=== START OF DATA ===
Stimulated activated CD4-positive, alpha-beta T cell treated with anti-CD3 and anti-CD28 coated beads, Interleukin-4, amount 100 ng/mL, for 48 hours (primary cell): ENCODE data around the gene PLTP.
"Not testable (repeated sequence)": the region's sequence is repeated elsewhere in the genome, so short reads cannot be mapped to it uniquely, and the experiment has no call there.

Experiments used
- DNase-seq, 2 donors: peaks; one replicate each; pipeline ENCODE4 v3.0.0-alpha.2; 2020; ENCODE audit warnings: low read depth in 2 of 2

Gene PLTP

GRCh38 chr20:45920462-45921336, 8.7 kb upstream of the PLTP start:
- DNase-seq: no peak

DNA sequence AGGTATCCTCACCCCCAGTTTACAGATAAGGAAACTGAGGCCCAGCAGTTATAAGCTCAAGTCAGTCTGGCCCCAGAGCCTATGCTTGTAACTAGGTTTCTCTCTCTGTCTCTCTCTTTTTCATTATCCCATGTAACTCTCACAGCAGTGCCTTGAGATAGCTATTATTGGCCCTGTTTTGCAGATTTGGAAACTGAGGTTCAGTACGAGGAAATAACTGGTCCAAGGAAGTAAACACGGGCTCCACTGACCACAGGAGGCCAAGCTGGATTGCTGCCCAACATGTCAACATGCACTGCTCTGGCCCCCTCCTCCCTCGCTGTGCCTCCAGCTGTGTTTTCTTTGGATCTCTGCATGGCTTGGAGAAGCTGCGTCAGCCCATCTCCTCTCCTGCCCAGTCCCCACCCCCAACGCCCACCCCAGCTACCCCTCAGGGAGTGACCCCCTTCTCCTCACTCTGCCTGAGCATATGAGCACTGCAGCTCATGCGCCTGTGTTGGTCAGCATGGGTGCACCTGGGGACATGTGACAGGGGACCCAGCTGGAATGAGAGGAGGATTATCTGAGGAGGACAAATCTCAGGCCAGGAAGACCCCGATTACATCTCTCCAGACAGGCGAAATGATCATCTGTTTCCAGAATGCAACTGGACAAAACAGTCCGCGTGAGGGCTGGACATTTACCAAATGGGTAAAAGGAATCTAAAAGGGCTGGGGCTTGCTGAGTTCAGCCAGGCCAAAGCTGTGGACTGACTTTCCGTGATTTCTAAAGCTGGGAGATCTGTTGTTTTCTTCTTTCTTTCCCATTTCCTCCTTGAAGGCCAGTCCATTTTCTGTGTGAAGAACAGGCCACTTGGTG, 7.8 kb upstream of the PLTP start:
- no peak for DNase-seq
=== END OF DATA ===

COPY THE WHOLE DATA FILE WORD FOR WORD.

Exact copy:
Stimulated activated CD4-positive, alpha-beta T cell treated with anti-CD3 and anti-CD28 coated beads, Interleukin-4, amount 100 ng/mL, for 48 hours (primary cell): ENCODE data around the gene PLTP.
"Not testable (repeated sequence)": the region's sequence is repeated elsewhere in the genome, so short reads cannot be mapped to it uniquely, and the experiment has no call there.

Experiments used
- DNase-seq, 2 donors: peaks; one replicate each; pipeline ENCODE4 v3.0.0-alpha.2; 2020; ENCODE audit warnings: low read depth in 2 of 2

Gene PLTP

GRCh38 chr20:45920462-45921336, 8.7 kb upstream of the PLTP start:
- DNase-seq: no peak

DNA sequence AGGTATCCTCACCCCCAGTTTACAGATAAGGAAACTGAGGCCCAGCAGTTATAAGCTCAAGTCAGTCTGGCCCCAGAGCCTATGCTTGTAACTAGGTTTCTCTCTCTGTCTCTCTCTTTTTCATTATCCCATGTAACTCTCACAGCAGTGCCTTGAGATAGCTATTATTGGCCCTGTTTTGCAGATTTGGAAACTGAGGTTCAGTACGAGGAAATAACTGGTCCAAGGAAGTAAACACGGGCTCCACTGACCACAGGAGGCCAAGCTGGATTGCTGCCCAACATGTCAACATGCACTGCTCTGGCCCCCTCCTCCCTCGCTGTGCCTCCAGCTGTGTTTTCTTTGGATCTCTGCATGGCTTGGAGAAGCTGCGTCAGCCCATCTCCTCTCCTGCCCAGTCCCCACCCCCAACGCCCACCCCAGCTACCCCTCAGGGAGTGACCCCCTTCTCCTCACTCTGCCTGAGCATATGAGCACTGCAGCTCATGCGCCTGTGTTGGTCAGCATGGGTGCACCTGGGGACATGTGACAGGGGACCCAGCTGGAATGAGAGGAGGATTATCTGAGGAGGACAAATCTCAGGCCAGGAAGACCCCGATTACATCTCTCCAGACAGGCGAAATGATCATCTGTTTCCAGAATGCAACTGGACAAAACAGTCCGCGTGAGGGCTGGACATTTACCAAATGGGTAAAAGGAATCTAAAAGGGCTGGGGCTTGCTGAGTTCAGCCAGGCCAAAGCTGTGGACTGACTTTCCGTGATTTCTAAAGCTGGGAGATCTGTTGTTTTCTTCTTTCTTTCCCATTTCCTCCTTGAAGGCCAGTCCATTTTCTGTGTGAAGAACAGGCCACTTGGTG, 7.8 kb upstream of the PLTP start:
- no peak for DNase-seq